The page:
Meetings for 2013-2014

Monday, October 21, 2013 7:45 p.m.

Speaker: Dr. R. Troy McMullin, Biodiversity Institute of Ontario Herbarium Department of Integrative Biology, University of Guelph

Presentation: Lichens: Individuals or Ecosystems?

Description: Find out more about Dr. McMullin

Monday, November 18, 2013 7:45 p.m.

Speaker: Dylan Gordon, PhD Candidate, specializing in Canada's wild food trade Department of Anthropology, University of Toronto

Presentation: How Commercial Wild Mushroom Pickers­ Harvest Huge Quantities — And Why

Description: Ten pounds of wild edible mushrooms is a big haul for most hobbyist foragers. But for a professional picker, it's a sign it's time to find a new patch. Their livelihood depends on securing substantial quantities of morels, chanterelles, pine mushrooms or other edible varieties, for days and months on end. Focusing on how they accomplish this feat, this talk provides an introduction to the Canadian wild food trade. Focusing on why, it reveals the social, environmental and economic values motivating this unique form of forest industry.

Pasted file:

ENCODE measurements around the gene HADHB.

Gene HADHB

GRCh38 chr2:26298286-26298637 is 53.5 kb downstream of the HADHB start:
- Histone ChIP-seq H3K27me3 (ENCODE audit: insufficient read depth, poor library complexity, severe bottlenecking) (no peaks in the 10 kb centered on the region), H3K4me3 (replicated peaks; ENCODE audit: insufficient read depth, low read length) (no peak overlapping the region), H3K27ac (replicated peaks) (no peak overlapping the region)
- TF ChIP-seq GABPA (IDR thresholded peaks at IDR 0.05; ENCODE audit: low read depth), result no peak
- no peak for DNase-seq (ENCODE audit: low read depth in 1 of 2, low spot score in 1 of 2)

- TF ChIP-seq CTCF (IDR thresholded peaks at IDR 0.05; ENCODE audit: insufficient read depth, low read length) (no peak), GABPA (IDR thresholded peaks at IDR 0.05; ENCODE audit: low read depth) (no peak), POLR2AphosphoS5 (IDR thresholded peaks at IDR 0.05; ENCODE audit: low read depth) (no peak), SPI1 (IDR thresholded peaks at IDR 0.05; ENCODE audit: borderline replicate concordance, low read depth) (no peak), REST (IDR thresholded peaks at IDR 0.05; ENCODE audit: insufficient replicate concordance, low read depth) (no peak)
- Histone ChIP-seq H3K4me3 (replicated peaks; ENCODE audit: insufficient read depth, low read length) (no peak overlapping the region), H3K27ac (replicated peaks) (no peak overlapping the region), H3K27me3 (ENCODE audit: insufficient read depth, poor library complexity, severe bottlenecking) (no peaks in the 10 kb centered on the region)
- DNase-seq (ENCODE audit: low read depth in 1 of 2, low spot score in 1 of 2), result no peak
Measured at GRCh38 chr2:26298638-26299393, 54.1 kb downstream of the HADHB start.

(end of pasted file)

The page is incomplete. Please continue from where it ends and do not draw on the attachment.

Find out more about Dylan 

Monday, February 10, 2014 7:45 p.m.

Speaker: Michael Warnock

Presentation: More than Morels: Common Field Ascomycetes of the Spring

Monday, March 17, 2014 7:45 p.m.

Speaker: Richard Summerbell

Presentation: What are mushrooms, really?  And why do they sometimes have those amazing colours?

Description: I start off comparing the known functions of mushrooms to the parallel functions of other items.  For example, the mushroom shape is like an umbrella, and sure enough, keeping rain away from the spores is important. The pileus really shares a function with an umbrella. But then I get into mushroom characteristics that are hard to assign a function to. For example, why is the species Lactarius indigo bright blue? Does something critical in its ecology recognize it using that colour? Not as far as we know. Is it a warning colour ('aposemy'), like the magenta of milkweed caterpillars? Apparently not - the fungus is edible. Is it a fake warning colour, like the bee patterning on hoverflies?  Not as far as we can tell. Certainly there's no poisonous blue mushroom that this species is mimicking. Is the blue pigment a developmental coincidence? Hard to rule out, but it does seem to follow a trend for larger mushrooms to be vividly and anomalously coloured. Can't all be coincidence. So what's the blue about, then, most likely? The answer is far more strange than you'd ever imagine. It relates to something more deeply fundamental than the functions of any individual adaptation. 

Monday, April 28, 2014 7:45 p.m.

Speaker: TBD
Presentation: TBD


Updated Jan. 29th 2014